Microkhan by Brendan I. Koerner

Skin in the Game

June 9th, 2011 · No Comments


Given all we know about the wonders of the placebo effect, I’m always deeply skeptical about alternative medical practices that have never been the subject of peer-reviewed scrutiny. Yet I’m also deeply fascinated by the techniques employed by legendary boxing cutmen, many of whom had the ability to stanch geysers of blood—without sutures—in less than 60 seconds. I suspect that there is real medical wisdom to be gleaned from their experiences, but the secretive nature of their craft has prevented it from being seriously studied. Cutmen tend to guard their methods and potions as trade secrets of the highest order, a fact that may add to their romantic allure, but which frustrates anyone who might be interested in learning how pugilistic medicine might be adopted for everday ER use.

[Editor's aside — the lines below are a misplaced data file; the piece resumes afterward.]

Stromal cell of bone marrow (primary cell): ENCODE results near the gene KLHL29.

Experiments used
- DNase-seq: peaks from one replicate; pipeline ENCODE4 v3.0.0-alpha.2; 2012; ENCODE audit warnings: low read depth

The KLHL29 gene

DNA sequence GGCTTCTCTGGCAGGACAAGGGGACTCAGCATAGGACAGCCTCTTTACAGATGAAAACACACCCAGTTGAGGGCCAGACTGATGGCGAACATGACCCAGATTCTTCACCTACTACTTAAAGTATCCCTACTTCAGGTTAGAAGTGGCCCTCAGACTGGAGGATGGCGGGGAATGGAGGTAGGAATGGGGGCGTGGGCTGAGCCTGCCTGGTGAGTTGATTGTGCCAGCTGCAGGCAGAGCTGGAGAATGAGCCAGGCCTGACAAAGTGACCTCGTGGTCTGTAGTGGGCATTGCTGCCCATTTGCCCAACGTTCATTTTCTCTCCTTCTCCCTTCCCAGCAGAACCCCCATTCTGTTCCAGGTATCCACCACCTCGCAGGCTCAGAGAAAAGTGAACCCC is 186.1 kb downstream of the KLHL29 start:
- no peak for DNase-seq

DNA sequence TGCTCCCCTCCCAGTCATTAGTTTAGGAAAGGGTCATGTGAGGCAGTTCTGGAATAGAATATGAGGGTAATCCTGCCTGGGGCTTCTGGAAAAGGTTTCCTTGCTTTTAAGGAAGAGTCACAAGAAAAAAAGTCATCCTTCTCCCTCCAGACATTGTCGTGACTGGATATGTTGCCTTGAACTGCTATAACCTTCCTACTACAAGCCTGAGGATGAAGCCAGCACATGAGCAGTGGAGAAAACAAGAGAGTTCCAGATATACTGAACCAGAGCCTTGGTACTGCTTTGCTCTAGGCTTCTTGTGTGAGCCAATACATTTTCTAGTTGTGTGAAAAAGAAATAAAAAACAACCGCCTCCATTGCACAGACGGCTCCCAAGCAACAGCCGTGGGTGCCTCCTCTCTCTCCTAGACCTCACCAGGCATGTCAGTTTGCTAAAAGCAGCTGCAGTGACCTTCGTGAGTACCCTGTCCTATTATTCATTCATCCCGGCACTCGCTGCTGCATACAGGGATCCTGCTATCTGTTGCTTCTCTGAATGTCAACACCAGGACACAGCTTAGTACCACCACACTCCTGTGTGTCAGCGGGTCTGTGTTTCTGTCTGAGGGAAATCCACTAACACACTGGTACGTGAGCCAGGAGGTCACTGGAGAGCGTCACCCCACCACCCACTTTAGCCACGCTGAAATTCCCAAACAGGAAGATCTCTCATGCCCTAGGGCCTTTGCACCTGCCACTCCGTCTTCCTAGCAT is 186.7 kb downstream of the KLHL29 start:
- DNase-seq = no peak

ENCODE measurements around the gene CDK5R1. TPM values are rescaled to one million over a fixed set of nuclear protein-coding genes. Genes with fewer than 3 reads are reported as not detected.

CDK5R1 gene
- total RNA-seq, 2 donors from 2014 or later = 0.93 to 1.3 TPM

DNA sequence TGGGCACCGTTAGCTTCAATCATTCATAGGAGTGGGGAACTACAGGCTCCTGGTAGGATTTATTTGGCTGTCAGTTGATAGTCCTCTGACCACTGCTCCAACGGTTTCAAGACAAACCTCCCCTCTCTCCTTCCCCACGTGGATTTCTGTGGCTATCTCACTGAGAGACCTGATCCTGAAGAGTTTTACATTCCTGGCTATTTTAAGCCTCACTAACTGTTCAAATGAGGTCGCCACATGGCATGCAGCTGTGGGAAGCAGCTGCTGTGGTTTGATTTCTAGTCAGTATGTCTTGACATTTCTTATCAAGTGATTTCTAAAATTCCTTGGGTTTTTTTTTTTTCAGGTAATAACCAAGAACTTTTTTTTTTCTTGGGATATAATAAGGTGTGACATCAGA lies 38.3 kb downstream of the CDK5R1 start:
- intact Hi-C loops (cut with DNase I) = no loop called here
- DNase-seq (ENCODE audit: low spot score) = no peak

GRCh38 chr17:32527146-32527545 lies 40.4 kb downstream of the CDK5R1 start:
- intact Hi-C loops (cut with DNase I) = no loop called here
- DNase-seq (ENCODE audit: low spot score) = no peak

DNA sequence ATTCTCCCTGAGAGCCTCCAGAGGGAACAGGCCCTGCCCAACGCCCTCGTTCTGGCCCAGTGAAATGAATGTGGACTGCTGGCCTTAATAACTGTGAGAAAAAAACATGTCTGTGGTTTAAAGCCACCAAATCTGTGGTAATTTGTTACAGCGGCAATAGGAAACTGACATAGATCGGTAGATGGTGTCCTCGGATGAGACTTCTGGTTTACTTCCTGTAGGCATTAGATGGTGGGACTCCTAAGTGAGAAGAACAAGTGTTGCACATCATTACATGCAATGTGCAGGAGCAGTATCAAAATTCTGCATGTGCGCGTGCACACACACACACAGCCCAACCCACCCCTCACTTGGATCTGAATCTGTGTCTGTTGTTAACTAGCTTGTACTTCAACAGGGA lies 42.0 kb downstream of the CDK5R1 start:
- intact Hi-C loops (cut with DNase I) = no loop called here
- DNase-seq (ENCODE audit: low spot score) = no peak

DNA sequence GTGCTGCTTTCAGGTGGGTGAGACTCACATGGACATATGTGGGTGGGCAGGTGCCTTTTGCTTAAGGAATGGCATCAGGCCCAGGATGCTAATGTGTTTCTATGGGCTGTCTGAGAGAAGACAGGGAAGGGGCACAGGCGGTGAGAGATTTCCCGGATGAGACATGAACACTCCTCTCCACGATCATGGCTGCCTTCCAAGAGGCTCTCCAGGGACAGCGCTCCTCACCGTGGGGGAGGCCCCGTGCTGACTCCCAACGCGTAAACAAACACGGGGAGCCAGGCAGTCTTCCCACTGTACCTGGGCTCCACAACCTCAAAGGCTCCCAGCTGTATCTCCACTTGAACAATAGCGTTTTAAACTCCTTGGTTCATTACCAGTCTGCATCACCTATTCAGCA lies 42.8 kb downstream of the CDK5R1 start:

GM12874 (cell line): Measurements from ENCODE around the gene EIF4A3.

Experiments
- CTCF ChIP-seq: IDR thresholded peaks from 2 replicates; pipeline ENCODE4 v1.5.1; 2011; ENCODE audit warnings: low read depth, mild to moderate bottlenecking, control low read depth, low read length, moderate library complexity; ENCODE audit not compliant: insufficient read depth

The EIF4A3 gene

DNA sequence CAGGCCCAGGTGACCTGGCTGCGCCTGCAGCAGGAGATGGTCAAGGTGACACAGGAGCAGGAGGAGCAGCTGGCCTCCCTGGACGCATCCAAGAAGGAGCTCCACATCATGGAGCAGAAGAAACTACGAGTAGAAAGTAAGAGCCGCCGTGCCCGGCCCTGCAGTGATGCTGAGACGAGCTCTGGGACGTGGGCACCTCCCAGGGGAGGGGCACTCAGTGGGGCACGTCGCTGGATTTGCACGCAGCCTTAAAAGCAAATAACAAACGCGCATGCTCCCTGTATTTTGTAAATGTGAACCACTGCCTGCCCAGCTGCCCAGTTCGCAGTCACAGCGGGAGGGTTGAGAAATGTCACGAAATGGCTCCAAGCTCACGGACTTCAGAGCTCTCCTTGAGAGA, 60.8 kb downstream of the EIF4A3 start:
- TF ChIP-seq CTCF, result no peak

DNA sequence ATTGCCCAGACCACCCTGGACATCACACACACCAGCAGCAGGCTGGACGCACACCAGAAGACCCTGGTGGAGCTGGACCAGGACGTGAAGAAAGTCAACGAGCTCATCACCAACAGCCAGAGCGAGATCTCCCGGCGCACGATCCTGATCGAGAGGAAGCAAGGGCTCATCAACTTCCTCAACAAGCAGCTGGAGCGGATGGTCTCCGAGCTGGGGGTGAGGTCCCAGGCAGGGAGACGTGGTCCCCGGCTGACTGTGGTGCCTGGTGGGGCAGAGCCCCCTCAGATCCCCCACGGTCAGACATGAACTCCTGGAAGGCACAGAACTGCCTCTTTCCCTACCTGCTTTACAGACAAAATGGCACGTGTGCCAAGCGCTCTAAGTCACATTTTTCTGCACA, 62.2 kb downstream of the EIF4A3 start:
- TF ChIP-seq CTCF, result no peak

But every once in a while, a cutman opens up about a few of the craft’s proprietary secrets. Such was the case with Milt Bailey, the former cutman for Sonny Liston and Joe Frazier, who dished a little dirt to the Philadelphia Inquirer two decades ago:

Bailey’s modern tools include a small, oblong, stainless-steel press that he uses to apply pressure to cuts. Before the press, cut men used silver dollars to stop the blood.

“I don’t do much talking in the corner,” Bailey said. “I go in and immediately hit him with a cold cotton swab. If it’s a vein that’s like bleeding real bad, that’s when you try and compress it. You push down with one hand, put the medication on with the other hand. Sometimes I get blood on my jacket.”

In his ringside bucket, Bailey carries a water bottle; a bottle of adrenalin, which acts a coagulant; Vaseline, and three bottles of secret solutions. In the past, Bailey has used a mixture of ammonia, water and peppermint schnapps to revive fighters.

“It’s illegal today,” Bailey said.

Another interview with a celebrated Philadelphia cutman, Joey “Joey Eye” Intrieri, can be found here. Note his caution regarding the blood-thinning effects of energy drinks, which make a cutman’s job that much harder.

(Image via British Boxers)

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